Apple May Be Getting Its Innovation Groove Back
Apr 20, 2017 5:00 AM PT
Apple reportedly has begun testing a premium iPhone with a revamped display and body, which could be one of three new models the company is expected to launch this fall. The other two likely will be upgrades to the two existing iPhones.
The new design will incorporate curved glass and stainless steel. It will increase the surface area of the display without increasing the size of the phone, Bloomberg reported Tuesday.
"The three-phone rumor has been a consistent rumor over time," observed Kevin Krewell, a principal analyst at Tirias Research.
"That's why I believe it to be what Apple is planning," he told TechNewsWorld.
Introducing a trio of iPhones instead of the typical two makes sense, said Charles King, principal analyst at Pund-IT.
"That's especially true when you consider that this is the 10th anniversary of the iPhone, and the continuing criticism heaped on Apple for lack of innovation," he told TechNewsWorld.
The new top-of-the-line model could cost more than $1,000, according to some Apple watchers.
Giving a smartphone a bigger screen without increasing the overall device size has some design advantages, as Apple's competitors have discovered.
"The taller, longer form factor that LG and Samsung have adopted creates an edge-to-edge display on the left and right side of the device," noted Ross Rubin, principal analyst at Reticle Research.
"There's a strong case for it from a design perspective," he told TechNewsWorld. "It allows you to get a larger diagonal screen while making the phone easier to hold."
With Samsung going to a bezel-less" display in its latest model, it's likely Apple has something along those lines in the works, suggested Tim Bajarin, president of Creative Strategies.
"It would make sense for Apple to streamline the design and give users more working space with a bezel-less screen," he told TechNewsWorld.
The premium iPhone will have an OLED display, Bloomberg also reported. OLED displays are brighter, more flexible, and consume less power than conventional LED screens.
"Apple would like to use OLED across the lineup, but has had trouble sourcing enough OLED screens to do so," noted Tirias' Krewell, "but OLED is the right choice for the premium model."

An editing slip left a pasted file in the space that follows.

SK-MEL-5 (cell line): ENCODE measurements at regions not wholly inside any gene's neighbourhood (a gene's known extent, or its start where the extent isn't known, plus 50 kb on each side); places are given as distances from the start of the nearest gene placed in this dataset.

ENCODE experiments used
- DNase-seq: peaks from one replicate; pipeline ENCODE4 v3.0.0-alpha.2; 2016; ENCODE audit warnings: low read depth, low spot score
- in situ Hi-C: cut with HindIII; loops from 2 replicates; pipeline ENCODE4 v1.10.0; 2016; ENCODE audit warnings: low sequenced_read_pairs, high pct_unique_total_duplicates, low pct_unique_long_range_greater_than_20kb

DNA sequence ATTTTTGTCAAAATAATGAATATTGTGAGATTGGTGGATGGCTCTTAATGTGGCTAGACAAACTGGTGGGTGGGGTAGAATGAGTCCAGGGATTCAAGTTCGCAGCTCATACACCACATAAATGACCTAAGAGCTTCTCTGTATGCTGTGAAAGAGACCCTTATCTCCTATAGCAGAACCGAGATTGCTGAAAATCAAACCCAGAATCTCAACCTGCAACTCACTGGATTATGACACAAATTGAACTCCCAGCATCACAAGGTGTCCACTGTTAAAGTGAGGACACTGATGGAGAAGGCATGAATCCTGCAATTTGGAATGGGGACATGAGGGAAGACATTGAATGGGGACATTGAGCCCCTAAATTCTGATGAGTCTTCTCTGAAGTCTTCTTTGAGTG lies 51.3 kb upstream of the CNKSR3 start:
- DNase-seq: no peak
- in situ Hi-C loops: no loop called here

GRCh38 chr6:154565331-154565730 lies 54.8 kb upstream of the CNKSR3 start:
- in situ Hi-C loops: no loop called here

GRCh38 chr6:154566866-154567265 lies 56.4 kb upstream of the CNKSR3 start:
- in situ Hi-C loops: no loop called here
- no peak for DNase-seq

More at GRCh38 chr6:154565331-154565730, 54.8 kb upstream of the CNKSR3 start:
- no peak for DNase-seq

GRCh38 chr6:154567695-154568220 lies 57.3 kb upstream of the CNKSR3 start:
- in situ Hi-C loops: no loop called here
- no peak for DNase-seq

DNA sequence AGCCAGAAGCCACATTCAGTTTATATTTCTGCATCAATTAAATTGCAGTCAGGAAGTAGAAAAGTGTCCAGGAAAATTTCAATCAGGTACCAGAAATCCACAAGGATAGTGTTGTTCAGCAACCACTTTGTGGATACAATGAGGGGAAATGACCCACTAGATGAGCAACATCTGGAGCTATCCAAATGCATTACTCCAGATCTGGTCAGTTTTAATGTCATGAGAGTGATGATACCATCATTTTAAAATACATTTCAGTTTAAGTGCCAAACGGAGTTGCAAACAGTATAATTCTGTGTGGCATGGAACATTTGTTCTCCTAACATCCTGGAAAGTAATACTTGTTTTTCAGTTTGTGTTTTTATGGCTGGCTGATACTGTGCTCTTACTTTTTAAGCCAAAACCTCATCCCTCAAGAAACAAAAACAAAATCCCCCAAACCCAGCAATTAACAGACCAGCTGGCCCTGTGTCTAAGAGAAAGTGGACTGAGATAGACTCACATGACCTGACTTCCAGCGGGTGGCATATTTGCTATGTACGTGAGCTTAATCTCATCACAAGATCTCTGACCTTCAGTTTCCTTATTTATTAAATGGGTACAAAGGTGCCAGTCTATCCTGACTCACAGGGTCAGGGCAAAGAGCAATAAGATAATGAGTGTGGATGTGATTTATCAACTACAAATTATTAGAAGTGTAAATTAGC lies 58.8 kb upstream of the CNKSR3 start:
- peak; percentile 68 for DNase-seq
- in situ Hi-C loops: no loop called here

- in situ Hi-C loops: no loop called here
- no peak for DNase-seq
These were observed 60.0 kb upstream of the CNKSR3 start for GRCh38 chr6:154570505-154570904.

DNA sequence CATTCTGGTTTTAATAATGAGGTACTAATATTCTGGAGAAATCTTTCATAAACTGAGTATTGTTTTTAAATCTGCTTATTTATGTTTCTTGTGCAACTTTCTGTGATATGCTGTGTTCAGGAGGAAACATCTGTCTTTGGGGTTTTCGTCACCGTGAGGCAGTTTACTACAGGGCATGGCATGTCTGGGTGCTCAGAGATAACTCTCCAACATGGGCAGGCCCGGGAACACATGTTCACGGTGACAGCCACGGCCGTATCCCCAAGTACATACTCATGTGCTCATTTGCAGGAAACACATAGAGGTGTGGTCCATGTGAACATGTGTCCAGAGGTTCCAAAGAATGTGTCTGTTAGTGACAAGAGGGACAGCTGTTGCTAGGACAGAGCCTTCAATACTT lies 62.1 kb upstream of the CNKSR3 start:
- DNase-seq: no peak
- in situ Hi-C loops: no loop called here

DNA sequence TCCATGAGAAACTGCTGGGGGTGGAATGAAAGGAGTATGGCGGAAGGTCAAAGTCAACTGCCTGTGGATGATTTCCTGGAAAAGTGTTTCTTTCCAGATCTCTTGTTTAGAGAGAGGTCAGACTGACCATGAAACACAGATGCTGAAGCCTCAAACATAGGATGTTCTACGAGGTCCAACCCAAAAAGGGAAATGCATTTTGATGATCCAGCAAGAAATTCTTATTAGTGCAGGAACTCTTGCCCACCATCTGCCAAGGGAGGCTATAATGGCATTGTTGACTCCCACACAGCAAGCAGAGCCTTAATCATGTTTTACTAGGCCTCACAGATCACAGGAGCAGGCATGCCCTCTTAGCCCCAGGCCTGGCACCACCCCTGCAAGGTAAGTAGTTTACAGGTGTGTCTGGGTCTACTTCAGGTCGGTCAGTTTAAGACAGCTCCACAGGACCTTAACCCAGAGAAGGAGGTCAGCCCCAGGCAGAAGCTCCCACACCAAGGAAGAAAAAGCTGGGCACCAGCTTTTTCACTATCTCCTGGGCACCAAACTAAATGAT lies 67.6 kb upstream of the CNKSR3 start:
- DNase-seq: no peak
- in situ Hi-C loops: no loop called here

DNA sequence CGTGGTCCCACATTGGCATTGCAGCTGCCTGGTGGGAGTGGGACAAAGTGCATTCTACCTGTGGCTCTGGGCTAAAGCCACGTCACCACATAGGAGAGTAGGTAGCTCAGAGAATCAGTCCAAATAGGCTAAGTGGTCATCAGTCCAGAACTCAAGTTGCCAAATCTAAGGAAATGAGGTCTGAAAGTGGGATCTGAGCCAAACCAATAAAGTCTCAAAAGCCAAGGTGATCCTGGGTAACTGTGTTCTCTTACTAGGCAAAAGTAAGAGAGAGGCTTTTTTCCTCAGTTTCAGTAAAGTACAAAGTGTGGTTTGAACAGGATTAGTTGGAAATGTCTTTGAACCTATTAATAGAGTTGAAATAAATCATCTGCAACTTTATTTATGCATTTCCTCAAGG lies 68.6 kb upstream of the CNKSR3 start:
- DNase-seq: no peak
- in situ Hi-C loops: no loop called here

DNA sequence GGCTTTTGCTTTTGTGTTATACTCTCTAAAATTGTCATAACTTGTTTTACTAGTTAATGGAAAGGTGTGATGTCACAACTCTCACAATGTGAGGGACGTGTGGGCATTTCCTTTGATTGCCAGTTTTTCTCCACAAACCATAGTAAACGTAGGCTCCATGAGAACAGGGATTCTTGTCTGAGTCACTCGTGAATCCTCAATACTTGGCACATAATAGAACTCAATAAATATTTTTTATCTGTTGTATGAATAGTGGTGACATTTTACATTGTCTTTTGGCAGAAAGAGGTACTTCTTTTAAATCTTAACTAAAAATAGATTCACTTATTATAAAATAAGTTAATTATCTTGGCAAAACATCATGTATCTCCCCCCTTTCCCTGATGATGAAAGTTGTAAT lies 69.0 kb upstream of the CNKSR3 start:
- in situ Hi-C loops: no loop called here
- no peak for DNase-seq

Use of stainless steel, although challenging, also would be a good choice for a premium model.
"Stainless steel is a material that Apple has continued to develop expertise in with its watch, so stainless may be justified in a premium edition of the phone," Reticle's Rubin said.
Stainless steel is more rigid than aluminum, which is used on the current iPhones, and harder to mill -- so it could be challenging to Apple's suppliers, Krewell noted.
"Steel also weighs more than aluminum, so it must be used more sparingly to keep the phone light," he pointed out.
Significant Camera Changes
Significant camera changes are in the works for the premium iPhone, Bloomberg also reported.
For example, Apple is experimenting with placing the dual cameras in the phone horizontally instead of vertically, as they are in the iPhone 7 Plus. The design change could result in better photos.
Apple also may add dual cameras to the front of the phone as well as to the back.
One thing Apple hasn't been able to get rid of yet, though, is the bump created by the rear-facing camera.
It's likely that Apple is going to push the camera envelope with the new iPhones, said Andreas Scherer, managing partner at Salto Partners.
"The market expects improved dual lenses and potentially augmented reality-based features as well as depth of field enhancement," he told TechNewsWorld.
"There is a plethora of photo-editing software in the App Store that allows the editing of pictures on a near professional level," Scherer added. "As a result, Apple will continue to take market share from camera manufacturers of point-and-click cameras and entry-level DLSRs."
Virtual Home Button
Another persistent rumor -- repeated in Bloomberg's report -- is the replacement of the home button at the bottom of the iPhone with a virtual button on the screen.
"It's a design necessity if you're going to create a phone with a high display to surface ratio," maintained Reticle's Rubin.
A soft home button requires careful application of fingerprint sensors in or under the OLED screen, said Tirias' Krewell. "That's very cutting-edge technology and a hard manufacturing challenge, but Apple likes to push the envelope for a cleaner look."
Can Apple hit a home run with its new 10th anniversary premium iPhone?
"It's becoming much more difficult to differentiate in the smartphone market," observed David McQueen, a research director at ABI Research.
"While Samsung has beaten Apple to the punch with many new features, it seems Apple will be adding most of them to its new lineup, too -- as well as e-SIM, support for Apple Pencil, and an enhanced version of Siri," he told TechNewsWorld.
"Apple's inability to hit a home run with past iPhone products has allowed Samsung and others to catch-up," noted Pund-IT's King.
"It's not clear to me whether the company's focus on nominal iPhone upgrades and improvements is a system issue, or suggests that we're reaching the limits of smartphone capabilities," he continued. "The upcoming iPhones should help answer that question."